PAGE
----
I am in no-man’s land at the moment. Various minor deadlines of the past few months have been and gone. The book is here, tangible and closed after all those years. Christmas coming up. There’s a third project article to get on to – but that’s the main task pencilled in for 2017 …

Lots of ideas jostling around in my head that I’d like to take further. Medieval Swedish romance? Scandinavian and German chronicles? Or the Baltic as a starting point for thinking about literary spaces and/or looking beyond Europe? More than I can fit into the rest of this fellowship at any rate; but having decided that I’m not going to apply for any more short-term positions of this kind, I am strangely unworried by that. There is no point in rushing anything, which just accentuates this sensation of having more time than usual at this point in what has otherwise been a very busy year in one way or another.

Last week, I found myself using that time to return to the foundations and spend a few days concentrating on Old Norse grammar, specifically taking apart the ins and outs of the strong verb system so as to really understand how it works. There are still unanswered questions in my mind, which is perhaps as it should be, but it is always good to get to grips with Germanic philology like this: fun to trace how sounds and forms developed and changed, to grasp the processes behind the tables of conjugations and endings.


The long tradition. The fourth edition of Noreen’s Old Norse grammar, and a twenty-first century article on the Germanic strong verbs.

There is something honest about this kind of work. Just as reading early texts in the original is to come close to them – so understanding the evolution of the language in which they are written is to come closer to them still. The sense of comprehension is fuller. It is a form of reaching out emotionally and intellectually.

I suppose that is not a particularly trendy thing to say in an environment where the expectation is that research has to proceed in completely the opposite direction and show that the past ‘reaches out’ to the present in the guise of impact or solving social challenges or relevance or whatever.

Trendy or not, however, it still needs to be said. It is not that there is anything wrong with drawing connections between past and present – quite the opposite. The problem is that the current discourse goes far beyond that in the way it affects teaching and research in the Humanities, at least. Subjects such as historical linguistics or medieval studies might seem particularly vulnerable – and this is arguably evident in the extent to which one can(not) study them in the UK outside of English departments – but worrying only about them misses the point.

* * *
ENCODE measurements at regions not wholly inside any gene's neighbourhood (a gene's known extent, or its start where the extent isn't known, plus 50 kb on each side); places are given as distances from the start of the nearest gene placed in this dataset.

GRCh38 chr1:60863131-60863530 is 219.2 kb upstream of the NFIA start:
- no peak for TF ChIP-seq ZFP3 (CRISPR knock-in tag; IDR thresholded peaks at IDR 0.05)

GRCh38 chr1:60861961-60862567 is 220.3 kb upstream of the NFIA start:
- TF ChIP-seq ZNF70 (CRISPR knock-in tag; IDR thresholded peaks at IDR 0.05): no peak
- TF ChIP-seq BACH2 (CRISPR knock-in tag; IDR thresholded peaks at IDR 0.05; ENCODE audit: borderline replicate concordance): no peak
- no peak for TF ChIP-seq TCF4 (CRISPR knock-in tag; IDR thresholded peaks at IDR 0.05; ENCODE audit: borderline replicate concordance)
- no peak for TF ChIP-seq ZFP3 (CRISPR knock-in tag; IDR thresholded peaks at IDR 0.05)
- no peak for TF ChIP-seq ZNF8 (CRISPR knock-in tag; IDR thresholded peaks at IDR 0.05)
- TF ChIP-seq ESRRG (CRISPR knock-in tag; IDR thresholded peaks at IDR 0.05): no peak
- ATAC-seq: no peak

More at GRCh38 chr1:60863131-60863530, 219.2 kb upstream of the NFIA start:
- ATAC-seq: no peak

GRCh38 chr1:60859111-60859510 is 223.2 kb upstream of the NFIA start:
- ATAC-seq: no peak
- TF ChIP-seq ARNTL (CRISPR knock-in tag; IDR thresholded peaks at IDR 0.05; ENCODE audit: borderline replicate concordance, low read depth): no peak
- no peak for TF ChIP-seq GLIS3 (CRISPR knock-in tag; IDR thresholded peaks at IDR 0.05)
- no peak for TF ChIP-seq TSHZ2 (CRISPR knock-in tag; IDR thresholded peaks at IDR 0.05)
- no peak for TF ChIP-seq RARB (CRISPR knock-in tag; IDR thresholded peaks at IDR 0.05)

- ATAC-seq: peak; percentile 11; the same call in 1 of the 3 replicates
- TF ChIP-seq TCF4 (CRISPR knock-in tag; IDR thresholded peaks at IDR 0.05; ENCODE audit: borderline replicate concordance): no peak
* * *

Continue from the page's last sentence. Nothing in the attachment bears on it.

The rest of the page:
Take, for instance, a recent article in the Guardian that challenges the potential focus on teaching hours as a metric of quality in the Teaching Excellence Framework. Those who get their hopes up and expect sensible reflection on what good teaching actually is, will be disappointed. Instead, the author argues for extending the assessment of university quality to include opportunities for work experience and extra-curricular activities.

Utterly bizarre if you think about it: a fee-linked TEF that would have students paying more to have increased opportunities to do unpaid labour in the form of volunteering and work experience … but I digress. The point is that an article like that flips the purpose of higher education from what students put into their degree – into a question of what the degree gives students. Put slightly differently, going to university is no longer about students reaching out intellectually but about the utilitarian relevance of going to university for them. That switch in the conception of higher education as a whole is, I would suggest, in rhetoric and thinking very similar to the way politicians and funding bodies have flipped culture and the arts from something for society to engage with – into something whose relevance needs to be demonstrated to society.

I am not particularly optimistic. But in the here and now, working on Germanic philology helps me understand what I research and teach – and in that respect, it is time well spent. ‘Responsibility’ may be a loaded word these days … but integrity does come to mind as an alternative.